On the back nine, the standout holes are the thirteenth and fourteenth. The former is a terrific par three playing from an elevated tee across a stream to a green banked into the other side of the valley.

The same valley makes for a fabulous drive on the next hole, with golfers being faced with a carry to a tilted fairway that doglegs around a copse of trees to a green set well in the distance. Perhaps unfortunately, the yellow tee is not pushed back so far, and will require an uphill tee shot. From down here, the hole will still be interesting, but the thrill of the drive will not be so intense. I can foresee a number of players sneaking onto the back tee pad to play this hole.

From its outset, the development at Heythrop Park has been controversial. Although the historic landscape consultant employed to assess the plans agreed that the golf course was the best way to restore the park to its former glory, there were strong objections from English Heritage, and permission was only granted after many years of trying. Still, my perception is that the developer and especially architect Mackenzie are making every effort to do the job properly. It will take many years before the new tree planting has the park looking as it would have done in the eighteenth century. But surely that is better than it falling further into a sad decline?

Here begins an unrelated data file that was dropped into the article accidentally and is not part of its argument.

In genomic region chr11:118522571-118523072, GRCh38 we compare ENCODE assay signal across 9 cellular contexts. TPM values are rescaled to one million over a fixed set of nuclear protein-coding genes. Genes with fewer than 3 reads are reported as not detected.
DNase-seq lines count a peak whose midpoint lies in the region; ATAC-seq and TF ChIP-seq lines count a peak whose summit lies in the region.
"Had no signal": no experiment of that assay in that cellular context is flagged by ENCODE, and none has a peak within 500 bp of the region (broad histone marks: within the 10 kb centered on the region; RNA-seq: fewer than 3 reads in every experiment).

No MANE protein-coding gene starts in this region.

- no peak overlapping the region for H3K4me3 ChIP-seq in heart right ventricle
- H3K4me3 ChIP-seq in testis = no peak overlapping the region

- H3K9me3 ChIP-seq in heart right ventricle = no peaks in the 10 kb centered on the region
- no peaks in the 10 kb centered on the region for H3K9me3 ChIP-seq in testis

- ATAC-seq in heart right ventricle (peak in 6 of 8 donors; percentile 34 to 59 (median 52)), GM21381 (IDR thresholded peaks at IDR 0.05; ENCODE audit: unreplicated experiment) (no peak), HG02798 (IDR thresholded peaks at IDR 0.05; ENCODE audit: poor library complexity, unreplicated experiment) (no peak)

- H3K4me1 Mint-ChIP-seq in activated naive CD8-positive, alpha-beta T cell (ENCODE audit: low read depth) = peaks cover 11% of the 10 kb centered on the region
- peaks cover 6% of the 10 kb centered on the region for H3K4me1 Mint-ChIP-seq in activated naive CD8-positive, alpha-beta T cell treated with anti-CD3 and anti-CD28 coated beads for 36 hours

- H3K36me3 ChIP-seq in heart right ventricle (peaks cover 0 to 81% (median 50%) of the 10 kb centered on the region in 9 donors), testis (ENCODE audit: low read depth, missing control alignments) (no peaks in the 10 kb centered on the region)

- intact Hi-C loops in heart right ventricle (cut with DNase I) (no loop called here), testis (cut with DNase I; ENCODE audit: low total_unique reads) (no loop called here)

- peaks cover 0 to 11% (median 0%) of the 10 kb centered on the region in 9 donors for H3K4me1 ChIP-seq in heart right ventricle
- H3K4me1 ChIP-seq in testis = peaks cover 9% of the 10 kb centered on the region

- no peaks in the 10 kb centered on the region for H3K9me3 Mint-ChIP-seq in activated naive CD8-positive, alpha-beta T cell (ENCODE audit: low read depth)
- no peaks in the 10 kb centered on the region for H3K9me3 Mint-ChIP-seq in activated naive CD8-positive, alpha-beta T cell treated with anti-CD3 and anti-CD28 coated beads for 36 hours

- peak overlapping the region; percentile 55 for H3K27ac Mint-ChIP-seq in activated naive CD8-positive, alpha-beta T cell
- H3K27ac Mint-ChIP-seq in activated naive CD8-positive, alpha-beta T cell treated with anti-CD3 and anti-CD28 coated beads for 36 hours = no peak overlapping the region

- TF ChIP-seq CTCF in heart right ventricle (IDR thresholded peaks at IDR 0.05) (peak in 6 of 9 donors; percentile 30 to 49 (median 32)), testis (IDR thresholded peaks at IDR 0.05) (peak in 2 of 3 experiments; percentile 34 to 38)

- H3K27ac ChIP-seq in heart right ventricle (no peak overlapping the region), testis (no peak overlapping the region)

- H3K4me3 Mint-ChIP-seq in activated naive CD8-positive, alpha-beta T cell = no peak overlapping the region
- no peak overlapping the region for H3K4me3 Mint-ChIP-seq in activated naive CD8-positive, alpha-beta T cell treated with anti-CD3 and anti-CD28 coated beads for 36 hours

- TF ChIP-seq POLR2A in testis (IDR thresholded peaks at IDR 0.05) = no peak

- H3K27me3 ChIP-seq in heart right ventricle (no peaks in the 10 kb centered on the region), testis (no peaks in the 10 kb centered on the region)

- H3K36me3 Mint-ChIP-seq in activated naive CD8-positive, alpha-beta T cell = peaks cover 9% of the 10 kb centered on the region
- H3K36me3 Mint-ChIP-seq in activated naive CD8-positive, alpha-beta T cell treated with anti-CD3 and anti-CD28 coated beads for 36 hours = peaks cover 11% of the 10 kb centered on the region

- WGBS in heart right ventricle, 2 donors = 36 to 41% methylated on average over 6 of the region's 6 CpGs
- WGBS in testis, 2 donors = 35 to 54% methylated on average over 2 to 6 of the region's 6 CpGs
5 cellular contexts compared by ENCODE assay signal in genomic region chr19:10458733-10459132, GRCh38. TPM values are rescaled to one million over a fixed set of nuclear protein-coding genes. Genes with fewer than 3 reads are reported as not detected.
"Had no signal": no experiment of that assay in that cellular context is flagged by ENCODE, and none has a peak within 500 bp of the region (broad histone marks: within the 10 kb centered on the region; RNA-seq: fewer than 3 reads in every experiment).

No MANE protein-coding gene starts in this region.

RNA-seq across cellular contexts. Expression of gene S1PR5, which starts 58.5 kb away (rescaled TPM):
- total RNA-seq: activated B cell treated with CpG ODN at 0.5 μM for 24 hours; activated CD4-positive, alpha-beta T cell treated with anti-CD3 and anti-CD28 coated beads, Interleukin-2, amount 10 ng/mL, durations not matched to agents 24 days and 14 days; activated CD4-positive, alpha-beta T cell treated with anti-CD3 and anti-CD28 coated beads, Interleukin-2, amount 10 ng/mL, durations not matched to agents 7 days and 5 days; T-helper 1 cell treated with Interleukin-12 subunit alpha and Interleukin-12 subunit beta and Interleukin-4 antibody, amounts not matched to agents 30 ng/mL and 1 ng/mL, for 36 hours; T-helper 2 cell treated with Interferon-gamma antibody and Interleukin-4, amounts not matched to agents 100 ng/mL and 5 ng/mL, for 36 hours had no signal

This article first appeared in issue 14 of Golf Course Architecture, published in October 2008.